Space. The final frontier for . . . entrepreneurs? As the millennium approaches, it seems fitting that space travel is expected to be touted as one of the biggest entrepreneurial opportunities to hit planet Earth in the coming century.
Historically, the business of space travel has been limited to academic and government organizations, with NASA flights costing roughly $500 million and only a handful of astronauts making the trips. Now, nearly 30 years after man first landed on the moon, a move to privatize the industry is underway in hopes of spurring competition, driving down costs, and making space travel a reality for average--but wealthy--consumers.
Driving this change is the X PRIZE Foundation, a nonprofit organization that's sponsoring a contest that will award $10 million to the first privately financed team to successfully send passengers into space. The winner must build a vehicle to transport three civilians into space (62 miles into suborbit, to be exact), return them to earth, and complete a second trip within a two-week period.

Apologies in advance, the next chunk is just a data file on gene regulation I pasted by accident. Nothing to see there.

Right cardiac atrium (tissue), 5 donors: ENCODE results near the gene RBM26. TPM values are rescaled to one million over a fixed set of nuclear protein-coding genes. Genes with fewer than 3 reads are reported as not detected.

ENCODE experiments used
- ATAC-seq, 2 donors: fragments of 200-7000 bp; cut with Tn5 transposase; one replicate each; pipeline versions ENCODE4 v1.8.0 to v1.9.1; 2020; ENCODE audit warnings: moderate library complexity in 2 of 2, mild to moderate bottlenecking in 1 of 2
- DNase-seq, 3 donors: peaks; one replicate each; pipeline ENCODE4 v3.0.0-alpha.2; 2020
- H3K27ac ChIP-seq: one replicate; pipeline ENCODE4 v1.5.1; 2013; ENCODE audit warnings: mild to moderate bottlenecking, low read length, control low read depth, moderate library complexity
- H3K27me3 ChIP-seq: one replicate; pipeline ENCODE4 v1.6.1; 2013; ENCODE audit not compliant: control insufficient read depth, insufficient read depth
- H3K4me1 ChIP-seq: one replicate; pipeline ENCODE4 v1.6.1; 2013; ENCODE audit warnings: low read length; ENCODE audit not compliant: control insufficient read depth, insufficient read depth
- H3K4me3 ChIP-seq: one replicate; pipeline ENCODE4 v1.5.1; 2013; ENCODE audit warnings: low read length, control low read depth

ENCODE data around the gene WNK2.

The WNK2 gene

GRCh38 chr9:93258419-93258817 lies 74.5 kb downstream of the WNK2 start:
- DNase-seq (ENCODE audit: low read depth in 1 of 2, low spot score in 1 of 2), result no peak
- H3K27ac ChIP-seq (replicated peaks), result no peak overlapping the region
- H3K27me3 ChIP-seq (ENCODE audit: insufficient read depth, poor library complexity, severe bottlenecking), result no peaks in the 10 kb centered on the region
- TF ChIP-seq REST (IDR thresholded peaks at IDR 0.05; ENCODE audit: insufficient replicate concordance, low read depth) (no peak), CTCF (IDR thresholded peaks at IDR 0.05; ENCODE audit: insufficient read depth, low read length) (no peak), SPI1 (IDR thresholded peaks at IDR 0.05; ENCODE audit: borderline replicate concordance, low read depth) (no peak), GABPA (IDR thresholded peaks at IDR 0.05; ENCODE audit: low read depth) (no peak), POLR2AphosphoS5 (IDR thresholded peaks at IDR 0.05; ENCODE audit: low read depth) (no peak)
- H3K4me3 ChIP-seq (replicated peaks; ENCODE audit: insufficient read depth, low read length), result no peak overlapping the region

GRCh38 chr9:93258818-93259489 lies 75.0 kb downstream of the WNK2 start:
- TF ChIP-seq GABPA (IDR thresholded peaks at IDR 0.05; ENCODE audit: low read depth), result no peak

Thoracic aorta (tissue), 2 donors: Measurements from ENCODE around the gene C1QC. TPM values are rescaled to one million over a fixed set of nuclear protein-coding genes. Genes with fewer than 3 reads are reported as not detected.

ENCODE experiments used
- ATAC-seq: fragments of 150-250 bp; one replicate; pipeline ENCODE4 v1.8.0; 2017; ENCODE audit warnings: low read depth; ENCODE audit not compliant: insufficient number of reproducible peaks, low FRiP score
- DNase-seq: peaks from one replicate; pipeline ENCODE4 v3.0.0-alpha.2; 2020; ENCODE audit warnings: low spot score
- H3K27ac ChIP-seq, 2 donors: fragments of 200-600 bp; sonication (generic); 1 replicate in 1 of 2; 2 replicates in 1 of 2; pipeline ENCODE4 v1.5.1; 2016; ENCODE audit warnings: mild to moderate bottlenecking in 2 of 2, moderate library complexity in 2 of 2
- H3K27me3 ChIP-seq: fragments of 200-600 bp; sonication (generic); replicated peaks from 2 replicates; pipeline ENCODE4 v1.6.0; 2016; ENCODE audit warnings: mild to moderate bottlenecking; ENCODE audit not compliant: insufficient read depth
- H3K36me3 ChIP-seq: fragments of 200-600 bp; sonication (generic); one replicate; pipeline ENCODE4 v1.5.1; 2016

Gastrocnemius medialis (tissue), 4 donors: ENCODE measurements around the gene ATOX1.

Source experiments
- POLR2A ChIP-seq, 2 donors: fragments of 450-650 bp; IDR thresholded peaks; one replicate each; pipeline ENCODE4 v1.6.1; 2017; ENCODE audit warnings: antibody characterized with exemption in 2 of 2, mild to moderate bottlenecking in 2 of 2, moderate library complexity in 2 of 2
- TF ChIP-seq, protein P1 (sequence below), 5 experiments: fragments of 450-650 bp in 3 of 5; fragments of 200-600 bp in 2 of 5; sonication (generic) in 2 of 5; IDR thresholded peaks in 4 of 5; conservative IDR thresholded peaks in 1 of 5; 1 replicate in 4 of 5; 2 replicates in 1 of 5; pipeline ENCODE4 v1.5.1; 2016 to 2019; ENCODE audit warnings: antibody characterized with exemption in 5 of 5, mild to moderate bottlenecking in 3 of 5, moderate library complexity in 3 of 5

The contest is counting on the ingenuity and spirit of small companies to make space travel a reality. "We're using the competition to spark entrepreneurs to look at different ways of creating vehicles [for cost-effective space travel]," says X PRIZE's Steven Werner.
This kind of contest has a precedent: It was a contest with a $25,000 prize that spurred Charles Lindbergh to make his historic flight.
So far, 15 teams, comprised of aerospace engineers, adventure travel companies and, yes, rocket scientists, are rising to the challenge. Some companies are already selling tickets, starting at around $98,000, for the ride of a lifetime. The X PRIZE Foundation expects a winner in 2000.
"I've always felt it's only a matter of time until regular people can go into space," says Werner Zehnder, president and co-founder of Zegrahm Space Voyages, a Seattle-based adventure travel company that's entered the race to space. "The technology is already there, and by getting the private sector involved, I think we'll finally see it happen."
To those seeking to build the space travel companies of the future, this is no ordinary entrepreneurial opportunity. "I'm aware that what we're doing is groundbreaking," says contestant Michael Kelly, chairman of the board and chief technology officer of Kelly Space & Technology Inc. in San Bernardino, California. "It's a thrill."